The controversial Theresa May float, which will be coming to Norwich. Pic: Unite for Europe.
The result of the June 8 election in the UK came as a shock, though less so compared to the EU referendum in 2016, and proved polls wrong again. Though the lead of the Conservative Party over Labour was reduced significantly towards the finish line, polls widely predicted before the election that Theresa May would get what she wanted for calling this early election, namely an enhanced majority in the House of Commons. Instead, the Conservatives were denied a majority and has to seek “supply and confidence” from the Democratic Unionist Party (DUP) in Northern Ireland to form a minority government. Theresa May’s position in the party was greatly damaged and she is holding onto power compromised and weakened.
Jeremy Corbyn’s Labour Party, though holding nearly 60 seats fewer than the Conservatives, has gained in strength and momentum. Its relative success compared to its performance in 2015 will freeze the “Corbynite” and “Blairite” infighting for now and unite the party against the Conservatives. The election has also seen a withering away of small parties, as Ukip crumbled significantly and the Liberal Democrats have yet to recover from the disastrous results of the 2015 election. In the North, the Scottish National Party fared much worse than before, which makes its bid for a second independence referendum beyond the horizon.
The election has been important in many ways. It is first a wake-up call for the governing Conservatives that they cannot take voters for granted. The self-serving calculation for calling the election to exploit the weakness of the opposition, and the kind of carelessness and arrogance of running a campaign that projects only fear and offers no hope and no change, ultimately backfired on them. Hopefully, the election will lead to a rethink among the governing elites about what the British people really want. It seems that the Conservatives thought the only thing people want is to be taken outside of the EU. The election proves them wrong.
It has revealed deep divisions in British society. The Conservatives and Labour attracted roughly the same share of popular votes, 42% and 40% of the total, but their platforms are the most opposite in nearly 30 years. Labour’s message of anti-austerity and social justice, namely higher taxes on the rich and more spending on the poor, has resonated well with a significant part of the electorate.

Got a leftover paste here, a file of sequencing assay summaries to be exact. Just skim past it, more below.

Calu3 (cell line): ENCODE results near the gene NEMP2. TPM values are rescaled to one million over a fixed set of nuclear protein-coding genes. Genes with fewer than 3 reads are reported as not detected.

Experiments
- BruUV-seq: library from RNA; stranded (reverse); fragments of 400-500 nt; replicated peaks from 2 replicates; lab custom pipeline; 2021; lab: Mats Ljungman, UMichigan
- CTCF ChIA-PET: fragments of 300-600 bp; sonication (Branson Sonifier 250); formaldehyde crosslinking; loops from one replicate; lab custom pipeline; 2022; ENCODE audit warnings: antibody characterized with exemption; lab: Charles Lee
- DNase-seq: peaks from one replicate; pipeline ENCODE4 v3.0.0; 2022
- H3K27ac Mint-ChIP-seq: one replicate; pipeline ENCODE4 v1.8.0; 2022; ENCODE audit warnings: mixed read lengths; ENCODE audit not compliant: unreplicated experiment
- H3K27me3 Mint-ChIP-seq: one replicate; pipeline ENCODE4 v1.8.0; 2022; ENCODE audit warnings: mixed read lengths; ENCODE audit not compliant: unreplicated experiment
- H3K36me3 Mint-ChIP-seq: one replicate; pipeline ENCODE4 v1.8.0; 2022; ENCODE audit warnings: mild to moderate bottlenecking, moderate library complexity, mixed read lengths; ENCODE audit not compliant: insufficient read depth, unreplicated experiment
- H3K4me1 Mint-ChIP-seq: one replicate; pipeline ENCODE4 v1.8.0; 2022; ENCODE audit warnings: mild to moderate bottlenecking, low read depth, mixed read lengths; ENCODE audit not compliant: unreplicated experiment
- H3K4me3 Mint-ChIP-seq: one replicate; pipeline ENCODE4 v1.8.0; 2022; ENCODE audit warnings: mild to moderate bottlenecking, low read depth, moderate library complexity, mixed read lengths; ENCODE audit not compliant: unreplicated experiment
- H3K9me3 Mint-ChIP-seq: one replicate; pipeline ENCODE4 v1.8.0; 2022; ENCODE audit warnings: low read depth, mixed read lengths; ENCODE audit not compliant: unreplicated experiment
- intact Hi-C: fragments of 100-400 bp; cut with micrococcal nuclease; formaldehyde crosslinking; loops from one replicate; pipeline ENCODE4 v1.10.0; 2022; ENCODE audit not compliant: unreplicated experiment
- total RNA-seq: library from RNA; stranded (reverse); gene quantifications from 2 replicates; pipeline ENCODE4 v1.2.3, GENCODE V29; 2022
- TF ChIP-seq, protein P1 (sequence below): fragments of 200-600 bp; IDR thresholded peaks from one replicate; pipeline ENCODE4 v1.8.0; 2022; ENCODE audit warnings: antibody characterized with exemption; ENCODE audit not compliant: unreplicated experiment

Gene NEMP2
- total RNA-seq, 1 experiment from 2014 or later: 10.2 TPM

It removes any façade of the consensus that “Brexit is Brexit”. The split on Brexit was manifest completely during and after the election. The so-called mantra “Brexit is Brexit” of Theresa May is rendered meaningless: It is very clear there is no consensus whatsoever on anything about Brexit. In the election, discussions about “Soft Brexit”, “Open Brexit” and even reversal of Brexit were brought up. It is almost surreal that when the UK-EU negotiation were due to start in a week’s time, the UK hadn’t figured out its position on Brexit.
The UK is undoubtedly heading for a period of uncertainty. Even assuming Theresa May is able to keep her job for a period of time to avoid immediate party infighting, the stability of a Conservative minority government with the support of DUP cannot be guaranteed. The informal coalition has only a very slim majority in the House of Commons. Given the fact that the opposition parties don’t like many policies of the Conservatives and the government has a lot of legislation to pass through parliament, it will be frequently challenged and the threat of government collapse will always be there.
Also, DUP may not be a perfect partner for the Conservatives. Its positions on many social issues are not in line with the mainstream in Westminster and may invite more trouble for the Conservatives within and outside of the party. More importantly, it is an involved party in the ongoing political standoff in Northern Ireland with Sinn Féin. The EU referendum result has already created political tension in Northern Ireland, which might threaten the hard-won peace. The fact that the Conservatives now rely on an involved party to form a government will only be detrimental to the UK government’s role as an honest and impartial broker in Northern Ireland.
The elephant in the room is Brexit. The election will re-shape it in many ways. On top of everything, the UK’s position at the negotiating table with the EU27 will be weakened considerably. From the election, the EU sees through its negotiating partner, divided and clueless, and the so called “no deal is better than a bad deal” is mostly bluff. However, despite big uncertainties ahead, the election is not complete bad news for Brexit. Before the election, there had neither been inquiry into what people really want out of Brexit, nor effort to reach out to the 48% remain voters. The approach of Theresa May was basically to take UK out of EU at whatever cost.
The election will put an end to that. It will be interpreted as a rejection of the “Hard Brexit” plan, which is to take UK out of both Single Market and the Customs Union. Conditions are now set for the first time for wide-range, cross-party dialogues on the goals of Brexit and thus a real opportunity has opened to form a consensus. Only when a consensus is reached can the government claim it has a mandate and try to make the best possible outcome.
The years ahead for the UK will not be easy. It faces the daunting task of delivering Brexit when confidence is low and division is huge. A year away after the EU referendum opened Pandora’s box, a happy conclusion to this unpleasant episode is still out of sight. But on a more positive note, for a nation known for its flexibility and resilience, it may well be that the country will rise above yet another challenge and turn itself around, like it has done many times before.